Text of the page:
Bush’s vision is abetted “through the barrel of a gun.” The major corporate players are Halliburton, Bechtel (the world’s largest construction company), Lockheed Martin (the world’s largest weapons manufacturer), and Chevron (one of the “Four Sisters” oil companies). These corporations thrive on the control and exploitation of energy — namely, oil production and distribution, and they have spearheaded America’s imperialist thrust into the “developing” world. Integrated boards of directors, seats on “development” agencies like the World Bank, IMF, and WTO, and revolving-door blurring of public and private sectors — all serve to promote their mutual interests. Chevron, for example, is “the only oil company in the world that can count the former U.S. national security adviser and current secretary of state
as a former director.” That’s Condoleezza, of course, proud bearer of the name of a Chevron oil tanker! Then there’s Bechtel, where George Shultz, Reagan’s Secretary of State, has been pasturing for decades. The point is, they all know each other. They go to the same parties!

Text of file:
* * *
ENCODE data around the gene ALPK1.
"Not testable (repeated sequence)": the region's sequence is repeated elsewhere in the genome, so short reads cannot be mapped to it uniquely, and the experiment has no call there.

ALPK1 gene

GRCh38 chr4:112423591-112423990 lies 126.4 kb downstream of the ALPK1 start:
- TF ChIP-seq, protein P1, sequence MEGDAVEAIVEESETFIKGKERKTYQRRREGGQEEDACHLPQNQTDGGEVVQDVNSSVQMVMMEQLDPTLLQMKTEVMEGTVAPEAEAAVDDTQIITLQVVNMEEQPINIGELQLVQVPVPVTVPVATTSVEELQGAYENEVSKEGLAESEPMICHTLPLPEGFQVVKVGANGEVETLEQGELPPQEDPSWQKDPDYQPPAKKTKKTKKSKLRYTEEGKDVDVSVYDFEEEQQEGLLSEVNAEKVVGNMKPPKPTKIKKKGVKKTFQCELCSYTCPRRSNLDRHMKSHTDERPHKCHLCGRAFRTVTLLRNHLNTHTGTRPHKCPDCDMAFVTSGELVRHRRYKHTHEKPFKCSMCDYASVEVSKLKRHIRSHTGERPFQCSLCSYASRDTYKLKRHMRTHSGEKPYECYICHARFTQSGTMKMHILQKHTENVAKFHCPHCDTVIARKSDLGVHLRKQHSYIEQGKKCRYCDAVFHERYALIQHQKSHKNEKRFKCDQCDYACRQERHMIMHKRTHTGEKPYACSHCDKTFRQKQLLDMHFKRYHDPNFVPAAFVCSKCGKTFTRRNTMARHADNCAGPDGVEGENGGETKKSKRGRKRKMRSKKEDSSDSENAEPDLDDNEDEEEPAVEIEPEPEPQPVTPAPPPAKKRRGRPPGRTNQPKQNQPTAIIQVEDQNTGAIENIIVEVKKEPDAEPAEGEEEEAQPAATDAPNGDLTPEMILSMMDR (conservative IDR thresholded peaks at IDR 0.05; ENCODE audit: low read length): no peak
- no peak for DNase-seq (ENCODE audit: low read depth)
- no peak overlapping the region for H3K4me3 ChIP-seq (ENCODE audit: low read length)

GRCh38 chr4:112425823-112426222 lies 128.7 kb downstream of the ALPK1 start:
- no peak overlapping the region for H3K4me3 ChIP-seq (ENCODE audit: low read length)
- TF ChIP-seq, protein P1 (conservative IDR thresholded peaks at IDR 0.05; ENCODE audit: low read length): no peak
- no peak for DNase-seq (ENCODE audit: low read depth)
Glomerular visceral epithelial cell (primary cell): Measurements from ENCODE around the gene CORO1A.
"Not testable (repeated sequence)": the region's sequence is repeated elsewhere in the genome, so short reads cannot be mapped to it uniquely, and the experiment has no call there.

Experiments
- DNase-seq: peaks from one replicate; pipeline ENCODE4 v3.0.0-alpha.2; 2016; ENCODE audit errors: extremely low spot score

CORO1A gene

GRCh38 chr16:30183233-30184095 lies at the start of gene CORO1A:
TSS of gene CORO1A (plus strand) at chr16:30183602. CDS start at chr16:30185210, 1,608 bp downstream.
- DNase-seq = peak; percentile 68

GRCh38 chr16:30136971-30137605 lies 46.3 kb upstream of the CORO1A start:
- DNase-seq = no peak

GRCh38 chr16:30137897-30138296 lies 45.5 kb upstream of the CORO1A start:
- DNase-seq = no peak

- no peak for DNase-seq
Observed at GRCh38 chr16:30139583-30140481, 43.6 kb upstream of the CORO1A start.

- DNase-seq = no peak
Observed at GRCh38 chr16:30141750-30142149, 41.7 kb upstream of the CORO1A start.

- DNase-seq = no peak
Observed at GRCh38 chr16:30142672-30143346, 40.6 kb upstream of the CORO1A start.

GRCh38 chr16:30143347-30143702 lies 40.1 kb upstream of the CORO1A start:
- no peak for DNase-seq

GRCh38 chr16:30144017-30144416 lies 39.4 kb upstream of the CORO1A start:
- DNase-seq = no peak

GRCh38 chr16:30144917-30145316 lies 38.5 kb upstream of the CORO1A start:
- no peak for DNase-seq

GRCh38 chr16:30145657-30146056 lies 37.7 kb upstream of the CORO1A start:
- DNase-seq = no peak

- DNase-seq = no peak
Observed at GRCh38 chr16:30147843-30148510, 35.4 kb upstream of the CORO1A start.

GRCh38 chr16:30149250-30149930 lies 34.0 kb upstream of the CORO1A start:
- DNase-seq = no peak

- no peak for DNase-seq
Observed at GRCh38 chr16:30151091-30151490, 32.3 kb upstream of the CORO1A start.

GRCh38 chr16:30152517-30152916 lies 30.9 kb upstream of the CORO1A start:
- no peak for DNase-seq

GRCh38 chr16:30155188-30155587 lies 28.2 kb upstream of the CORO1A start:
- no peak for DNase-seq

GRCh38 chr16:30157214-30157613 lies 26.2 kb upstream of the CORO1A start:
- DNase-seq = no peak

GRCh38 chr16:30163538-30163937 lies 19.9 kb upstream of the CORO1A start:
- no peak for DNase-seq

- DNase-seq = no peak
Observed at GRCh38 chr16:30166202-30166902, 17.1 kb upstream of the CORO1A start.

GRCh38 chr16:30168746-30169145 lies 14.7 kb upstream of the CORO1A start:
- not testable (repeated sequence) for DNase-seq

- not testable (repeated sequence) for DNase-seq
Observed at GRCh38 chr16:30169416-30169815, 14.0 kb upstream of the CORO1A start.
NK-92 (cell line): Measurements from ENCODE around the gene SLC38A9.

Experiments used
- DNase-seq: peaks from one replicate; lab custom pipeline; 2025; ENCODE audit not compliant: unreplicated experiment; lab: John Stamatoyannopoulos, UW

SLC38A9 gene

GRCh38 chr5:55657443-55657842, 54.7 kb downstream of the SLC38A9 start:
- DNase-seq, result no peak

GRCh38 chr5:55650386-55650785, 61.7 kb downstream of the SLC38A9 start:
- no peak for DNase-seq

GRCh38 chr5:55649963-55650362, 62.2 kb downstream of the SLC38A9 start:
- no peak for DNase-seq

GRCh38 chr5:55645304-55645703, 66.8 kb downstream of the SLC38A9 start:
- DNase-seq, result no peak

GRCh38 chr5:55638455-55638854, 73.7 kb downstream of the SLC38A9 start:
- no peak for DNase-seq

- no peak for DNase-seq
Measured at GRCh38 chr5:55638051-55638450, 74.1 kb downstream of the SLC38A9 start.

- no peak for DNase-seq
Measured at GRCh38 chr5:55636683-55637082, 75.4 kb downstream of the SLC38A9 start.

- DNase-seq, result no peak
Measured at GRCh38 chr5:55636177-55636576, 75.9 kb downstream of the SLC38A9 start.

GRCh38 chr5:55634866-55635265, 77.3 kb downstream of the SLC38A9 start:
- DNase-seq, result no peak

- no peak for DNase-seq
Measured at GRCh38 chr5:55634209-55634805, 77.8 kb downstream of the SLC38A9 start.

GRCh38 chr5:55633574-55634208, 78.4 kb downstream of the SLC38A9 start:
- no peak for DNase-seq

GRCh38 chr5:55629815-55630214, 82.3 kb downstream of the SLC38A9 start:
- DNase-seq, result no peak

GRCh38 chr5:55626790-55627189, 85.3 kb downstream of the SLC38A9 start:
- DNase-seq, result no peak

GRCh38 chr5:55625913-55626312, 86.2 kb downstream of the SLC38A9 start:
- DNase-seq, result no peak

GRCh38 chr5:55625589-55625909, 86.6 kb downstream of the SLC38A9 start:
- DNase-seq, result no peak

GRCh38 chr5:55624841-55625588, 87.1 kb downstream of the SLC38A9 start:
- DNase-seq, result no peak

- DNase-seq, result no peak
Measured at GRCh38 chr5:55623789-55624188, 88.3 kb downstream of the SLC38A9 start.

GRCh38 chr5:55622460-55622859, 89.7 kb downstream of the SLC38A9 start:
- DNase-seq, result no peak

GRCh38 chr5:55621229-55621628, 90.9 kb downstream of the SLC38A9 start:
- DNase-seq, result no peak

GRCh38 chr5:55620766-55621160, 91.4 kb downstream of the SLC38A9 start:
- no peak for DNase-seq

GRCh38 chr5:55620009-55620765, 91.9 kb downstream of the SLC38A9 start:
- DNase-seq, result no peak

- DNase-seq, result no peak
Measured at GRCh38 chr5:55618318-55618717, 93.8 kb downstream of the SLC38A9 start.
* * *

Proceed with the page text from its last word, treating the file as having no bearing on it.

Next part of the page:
Add the NeoCon media and think-tank hucksters — William Kristol, James Woolsey, Kenneth Edelman, Robert Zoellick, Lynne Cheney (the V.P.’s wife served on Lockheed Martin’s board from 1994 to 2000), and, of course, Henry Kissinger, et. al. — salivating in print and broadcast venues since the end of the Cold War, about the need to establish a global Pax Americana and we’ve all the ingredients for a Superpower empire. Then, light the fuse with 9/11 and Iraq!